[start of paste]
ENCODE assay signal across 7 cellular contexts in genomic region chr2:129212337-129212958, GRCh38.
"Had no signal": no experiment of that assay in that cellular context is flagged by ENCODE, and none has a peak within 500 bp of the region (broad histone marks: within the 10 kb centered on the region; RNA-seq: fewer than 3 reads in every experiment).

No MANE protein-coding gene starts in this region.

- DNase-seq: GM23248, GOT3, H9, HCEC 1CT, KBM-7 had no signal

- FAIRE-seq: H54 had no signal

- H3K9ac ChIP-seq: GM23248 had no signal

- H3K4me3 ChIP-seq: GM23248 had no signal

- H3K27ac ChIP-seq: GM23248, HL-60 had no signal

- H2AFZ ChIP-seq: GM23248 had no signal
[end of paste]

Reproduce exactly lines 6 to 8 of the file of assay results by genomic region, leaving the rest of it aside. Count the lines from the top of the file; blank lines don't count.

- H3K9ac ChIP-seq: GM23248 had no signal

- H3K4me3 ChIP-seq: GM23248 had no signal

- H3K27ac ChIP-seq: GM23248, HL-60 had no signal